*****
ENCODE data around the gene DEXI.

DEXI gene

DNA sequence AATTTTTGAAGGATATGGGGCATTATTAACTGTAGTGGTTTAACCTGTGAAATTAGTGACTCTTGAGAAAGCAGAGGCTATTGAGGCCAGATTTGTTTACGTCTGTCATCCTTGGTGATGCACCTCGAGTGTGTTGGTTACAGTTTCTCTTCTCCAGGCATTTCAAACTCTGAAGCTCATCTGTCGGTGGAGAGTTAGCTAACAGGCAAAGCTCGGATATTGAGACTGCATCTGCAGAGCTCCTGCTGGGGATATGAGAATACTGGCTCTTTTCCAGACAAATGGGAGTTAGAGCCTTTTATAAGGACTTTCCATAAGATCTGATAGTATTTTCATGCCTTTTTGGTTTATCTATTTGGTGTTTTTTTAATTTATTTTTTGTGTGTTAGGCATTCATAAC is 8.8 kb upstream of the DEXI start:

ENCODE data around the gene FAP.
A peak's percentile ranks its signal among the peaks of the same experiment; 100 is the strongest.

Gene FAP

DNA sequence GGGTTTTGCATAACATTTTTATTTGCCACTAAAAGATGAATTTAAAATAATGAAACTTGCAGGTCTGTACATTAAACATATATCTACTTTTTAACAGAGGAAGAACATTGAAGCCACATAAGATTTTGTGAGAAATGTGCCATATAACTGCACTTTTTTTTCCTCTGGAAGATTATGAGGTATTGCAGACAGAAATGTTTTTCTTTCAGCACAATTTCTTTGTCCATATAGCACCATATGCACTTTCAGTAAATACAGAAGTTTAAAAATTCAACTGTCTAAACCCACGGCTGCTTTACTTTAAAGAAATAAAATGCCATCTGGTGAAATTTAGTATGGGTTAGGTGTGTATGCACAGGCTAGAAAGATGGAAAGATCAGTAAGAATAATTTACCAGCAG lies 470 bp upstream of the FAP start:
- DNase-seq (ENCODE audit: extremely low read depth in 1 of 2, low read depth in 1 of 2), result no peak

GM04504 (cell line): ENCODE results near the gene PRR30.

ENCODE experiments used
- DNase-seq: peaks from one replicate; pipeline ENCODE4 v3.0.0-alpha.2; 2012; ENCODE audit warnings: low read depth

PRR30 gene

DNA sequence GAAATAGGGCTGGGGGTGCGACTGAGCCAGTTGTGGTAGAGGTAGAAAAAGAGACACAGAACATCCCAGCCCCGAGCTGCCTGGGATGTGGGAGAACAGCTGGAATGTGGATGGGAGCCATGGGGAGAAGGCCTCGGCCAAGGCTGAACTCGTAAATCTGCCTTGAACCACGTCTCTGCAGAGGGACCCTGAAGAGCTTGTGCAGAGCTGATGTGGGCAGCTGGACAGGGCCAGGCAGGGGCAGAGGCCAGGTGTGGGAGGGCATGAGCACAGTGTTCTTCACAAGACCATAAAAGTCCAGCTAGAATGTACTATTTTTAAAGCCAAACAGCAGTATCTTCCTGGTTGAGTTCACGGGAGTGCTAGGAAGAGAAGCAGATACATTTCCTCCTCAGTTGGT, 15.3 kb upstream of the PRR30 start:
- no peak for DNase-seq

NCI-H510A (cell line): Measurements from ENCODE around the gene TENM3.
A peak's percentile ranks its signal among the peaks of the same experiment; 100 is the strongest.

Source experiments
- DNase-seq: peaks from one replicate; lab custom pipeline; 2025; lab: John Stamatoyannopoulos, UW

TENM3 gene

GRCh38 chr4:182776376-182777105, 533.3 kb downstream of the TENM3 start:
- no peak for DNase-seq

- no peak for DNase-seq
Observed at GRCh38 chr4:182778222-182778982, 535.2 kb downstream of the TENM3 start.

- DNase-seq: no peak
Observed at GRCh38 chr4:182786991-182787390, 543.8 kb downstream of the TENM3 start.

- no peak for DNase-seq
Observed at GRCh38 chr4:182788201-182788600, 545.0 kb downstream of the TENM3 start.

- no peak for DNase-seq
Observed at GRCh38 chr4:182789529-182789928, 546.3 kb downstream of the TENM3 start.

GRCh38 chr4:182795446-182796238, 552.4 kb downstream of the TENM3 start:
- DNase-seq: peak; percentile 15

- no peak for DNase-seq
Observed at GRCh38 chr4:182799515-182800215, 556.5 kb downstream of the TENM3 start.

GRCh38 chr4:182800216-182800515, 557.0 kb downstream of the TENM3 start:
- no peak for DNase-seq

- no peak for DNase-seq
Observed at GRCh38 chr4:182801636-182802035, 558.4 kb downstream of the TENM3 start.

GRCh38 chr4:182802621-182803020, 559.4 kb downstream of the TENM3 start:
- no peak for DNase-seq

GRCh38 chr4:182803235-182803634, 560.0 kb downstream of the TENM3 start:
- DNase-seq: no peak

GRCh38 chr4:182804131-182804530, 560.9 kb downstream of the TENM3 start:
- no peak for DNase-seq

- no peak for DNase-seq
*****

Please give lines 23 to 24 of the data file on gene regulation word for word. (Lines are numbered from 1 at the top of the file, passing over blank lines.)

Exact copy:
Observed at GRCh38 chr4:182778222-182778982, 535.2 kb downstream of the TENM3 start.

- DNase-seq: no peak